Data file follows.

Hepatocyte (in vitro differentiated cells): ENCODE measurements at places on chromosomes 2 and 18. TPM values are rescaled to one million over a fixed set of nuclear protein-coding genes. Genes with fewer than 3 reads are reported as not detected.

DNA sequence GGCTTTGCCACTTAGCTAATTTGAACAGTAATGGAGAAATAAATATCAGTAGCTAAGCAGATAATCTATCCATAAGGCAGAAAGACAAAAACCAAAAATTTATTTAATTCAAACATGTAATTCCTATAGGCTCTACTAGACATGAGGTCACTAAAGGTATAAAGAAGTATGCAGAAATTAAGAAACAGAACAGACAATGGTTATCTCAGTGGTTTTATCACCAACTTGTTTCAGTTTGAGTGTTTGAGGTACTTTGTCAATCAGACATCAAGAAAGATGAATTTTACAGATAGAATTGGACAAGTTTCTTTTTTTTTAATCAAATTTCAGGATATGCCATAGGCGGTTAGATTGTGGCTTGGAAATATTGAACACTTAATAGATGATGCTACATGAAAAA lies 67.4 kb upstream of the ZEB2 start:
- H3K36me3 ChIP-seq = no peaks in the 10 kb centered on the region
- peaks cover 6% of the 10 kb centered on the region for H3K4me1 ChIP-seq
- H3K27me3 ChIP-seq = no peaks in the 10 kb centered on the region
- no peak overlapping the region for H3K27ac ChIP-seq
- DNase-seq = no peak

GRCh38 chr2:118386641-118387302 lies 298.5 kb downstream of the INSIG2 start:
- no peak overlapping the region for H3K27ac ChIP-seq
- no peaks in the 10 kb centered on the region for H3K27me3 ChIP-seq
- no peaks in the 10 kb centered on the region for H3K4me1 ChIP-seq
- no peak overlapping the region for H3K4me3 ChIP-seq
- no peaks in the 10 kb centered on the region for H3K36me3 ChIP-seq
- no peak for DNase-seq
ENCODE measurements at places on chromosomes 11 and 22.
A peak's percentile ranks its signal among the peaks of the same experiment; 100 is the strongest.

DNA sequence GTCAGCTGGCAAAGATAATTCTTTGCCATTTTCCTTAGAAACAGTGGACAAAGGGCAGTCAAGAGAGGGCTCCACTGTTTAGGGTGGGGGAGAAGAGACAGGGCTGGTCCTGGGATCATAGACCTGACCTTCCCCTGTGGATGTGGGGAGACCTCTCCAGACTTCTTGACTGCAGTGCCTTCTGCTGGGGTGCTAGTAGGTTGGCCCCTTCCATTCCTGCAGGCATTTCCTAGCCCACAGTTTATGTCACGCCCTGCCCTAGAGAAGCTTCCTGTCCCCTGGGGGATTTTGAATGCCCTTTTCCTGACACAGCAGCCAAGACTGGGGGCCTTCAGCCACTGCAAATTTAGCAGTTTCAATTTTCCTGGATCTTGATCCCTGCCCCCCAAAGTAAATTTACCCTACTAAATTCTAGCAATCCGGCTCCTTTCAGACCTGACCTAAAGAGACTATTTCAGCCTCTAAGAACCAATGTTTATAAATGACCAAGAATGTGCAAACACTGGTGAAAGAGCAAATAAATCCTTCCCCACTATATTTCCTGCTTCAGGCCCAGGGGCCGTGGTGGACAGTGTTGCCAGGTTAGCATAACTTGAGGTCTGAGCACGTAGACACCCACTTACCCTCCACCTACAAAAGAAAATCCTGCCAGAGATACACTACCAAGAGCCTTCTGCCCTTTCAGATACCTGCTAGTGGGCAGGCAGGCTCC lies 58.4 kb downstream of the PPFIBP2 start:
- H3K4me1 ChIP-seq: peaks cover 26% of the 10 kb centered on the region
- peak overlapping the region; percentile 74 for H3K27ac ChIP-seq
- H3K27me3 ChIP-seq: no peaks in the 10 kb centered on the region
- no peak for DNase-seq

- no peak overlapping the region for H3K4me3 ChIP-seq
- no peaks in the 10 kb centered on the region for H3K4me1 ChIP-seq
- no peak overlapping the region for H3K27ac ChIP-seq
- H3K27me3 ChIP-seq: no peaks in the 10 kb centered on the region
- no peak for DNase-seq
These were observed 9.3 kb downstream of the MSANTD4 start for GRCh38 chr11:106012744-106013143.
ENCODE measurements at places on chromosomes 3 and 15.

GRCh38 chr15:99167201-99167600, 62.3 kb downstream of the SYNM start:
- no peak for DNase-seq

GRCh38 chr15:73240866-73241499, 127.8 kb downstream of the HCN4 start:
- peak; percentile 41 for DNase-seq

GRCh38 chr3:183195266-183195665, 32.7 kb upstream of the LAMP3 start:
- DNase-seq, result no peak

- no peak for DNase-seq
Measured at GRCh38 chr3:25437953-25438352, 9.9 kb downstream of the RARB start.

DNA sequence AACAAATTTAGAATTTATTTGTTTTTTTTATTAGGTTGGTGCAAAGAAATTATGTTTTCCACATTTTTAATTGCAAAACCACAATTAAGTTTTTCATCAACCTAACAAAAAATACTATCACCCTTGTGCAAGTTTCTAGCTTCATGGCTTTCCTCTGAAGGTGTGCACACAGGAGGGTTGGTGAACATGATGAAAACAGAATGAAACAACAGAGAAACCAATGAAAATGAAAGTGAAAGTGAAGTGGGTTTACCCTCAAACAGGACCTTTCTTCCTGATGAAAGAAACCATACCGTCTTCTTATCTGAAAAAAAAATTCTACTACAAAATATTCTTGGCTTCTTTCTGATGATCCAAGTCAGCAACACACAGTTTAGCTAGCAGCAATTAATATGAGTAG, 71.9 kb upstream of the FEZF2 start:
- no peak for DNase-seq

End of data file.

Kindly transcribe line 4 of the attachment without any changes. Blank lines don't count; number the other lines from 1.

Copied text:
- peaks cover 6% of the 10 kb centered on the region for H3K4me1 ChIP-seq